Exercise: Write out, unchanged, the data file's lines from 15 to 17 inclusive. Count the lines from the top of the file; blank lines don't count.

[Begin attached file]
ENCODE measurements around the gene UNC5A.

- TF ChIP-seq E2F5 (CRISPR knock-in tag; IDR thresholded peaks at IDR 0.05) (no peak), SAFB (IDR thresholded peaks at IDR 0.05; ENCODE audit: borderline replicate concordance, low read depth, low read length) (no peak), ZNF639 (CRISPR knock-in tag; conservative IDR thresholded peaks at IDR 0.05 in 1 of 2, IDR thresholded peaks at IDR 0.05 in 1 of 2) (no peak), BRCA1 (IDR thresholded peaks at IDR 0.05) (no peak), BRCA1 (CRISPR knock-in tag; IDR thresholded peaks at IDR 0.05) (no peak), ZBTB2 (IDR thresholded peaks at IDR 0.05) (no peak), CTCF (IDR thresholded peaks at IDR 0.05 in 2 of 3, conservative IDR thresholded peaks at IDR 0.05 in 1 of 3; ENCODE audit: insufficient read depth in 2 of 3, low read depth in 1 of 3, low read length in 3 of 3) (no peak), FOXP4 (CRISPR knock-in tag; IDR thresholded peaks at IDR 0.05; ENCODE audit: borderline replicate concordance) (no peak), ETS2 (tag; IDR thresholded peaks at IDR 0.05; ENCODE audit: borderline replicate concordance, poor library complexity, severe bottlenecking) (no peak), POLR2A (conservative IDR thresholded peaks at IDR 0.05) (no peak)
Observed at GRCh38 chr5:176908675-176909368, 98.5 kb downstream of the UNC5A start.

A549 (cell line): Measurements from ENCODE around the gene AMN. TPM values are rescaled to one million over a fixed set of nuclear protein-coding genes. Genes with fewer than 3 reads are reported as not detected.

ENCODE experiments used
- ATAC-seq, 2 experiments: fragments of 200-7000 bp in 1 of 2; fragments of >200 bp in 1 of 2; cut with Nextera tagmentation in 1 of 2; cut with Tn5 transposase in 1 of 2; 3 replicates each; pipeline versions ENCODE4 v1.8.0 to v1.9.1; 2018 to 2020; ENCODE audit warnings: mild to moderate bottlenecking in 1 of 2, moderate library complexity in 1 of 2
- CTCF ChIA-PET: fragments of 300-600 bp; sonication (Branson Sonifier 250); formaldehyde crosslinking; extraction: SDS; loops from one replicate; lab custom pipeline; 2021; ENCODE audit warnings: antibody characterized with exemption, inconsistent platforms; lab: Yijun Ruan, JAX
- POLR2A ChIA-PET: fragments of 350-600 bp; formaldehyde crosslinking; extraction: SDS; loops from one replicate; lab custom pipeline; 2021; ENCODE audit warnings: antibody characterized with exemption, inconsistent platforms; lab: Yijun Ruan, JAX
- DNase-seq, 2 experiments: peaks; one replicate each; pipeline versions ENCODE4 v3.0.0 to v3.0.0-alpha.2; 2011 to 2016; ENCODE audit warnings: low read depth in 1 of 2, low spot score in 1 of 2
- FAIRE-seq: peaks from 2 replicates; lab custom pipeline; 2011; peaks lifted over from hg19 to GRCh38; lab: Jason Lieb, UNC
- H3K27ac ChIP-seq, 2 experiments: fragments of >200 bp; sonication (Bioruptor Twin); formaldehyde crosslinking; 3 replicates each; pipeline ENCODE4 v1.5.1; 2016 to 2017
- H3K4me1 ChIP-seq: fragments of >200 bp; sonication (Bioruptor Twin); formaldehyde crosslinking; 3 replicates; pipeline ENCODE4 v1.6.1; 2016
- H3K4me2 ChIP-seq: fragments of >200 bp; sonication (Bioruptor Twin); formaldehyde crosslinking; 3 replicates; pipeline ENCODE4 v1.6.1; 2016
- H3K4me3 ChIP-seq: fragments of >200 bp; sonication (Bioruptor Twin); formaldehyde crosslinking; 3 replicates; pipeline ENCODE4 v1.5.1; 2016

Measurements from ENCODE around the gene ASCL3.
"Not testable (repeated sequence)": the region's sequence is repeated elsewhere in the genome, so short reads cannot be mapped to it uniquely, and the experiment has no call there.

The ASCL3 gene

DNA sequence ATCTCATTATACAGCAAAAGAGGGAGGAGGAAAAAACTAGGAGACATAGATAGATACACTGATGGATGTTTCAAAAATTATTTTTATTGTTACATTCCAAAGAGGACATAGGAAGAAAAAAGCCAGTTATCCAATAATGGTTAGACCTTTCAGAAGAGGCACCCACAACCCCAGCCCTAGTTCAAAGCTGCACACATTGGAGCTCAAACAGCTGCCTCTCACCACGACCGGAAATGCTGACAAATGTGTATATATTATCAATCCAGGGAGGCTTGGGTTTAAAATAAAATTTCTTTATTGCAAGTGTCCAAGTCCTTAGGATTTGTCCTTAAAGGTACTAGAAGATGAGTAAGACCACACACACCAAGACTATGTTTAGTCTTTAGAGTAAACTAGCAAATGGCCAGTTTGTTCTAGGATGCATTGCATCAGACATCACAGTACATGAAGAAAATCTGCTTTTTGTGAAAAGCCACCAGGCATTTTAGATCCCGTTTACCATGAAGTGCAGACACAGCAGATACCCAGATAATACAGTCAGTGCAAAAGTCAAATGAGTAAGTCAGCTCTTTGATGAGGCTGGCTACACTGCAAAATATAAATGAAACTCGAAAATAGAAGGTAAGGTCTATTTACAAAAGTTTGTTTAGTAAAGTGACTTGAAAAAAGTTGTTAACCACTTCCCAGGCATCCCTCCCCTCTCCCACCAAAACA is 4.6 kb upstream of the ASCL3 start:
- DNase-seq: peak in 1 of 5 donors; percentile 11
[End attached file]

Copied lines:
Measurements from ENCODE around the gene ASCL3.
"Not testable (repeated sequence)": the region's sequence is repeated elsewhere in the genome, so short reads cannot be mapped to it uniquely, and the experiment has no call there.

The ASCL3 gene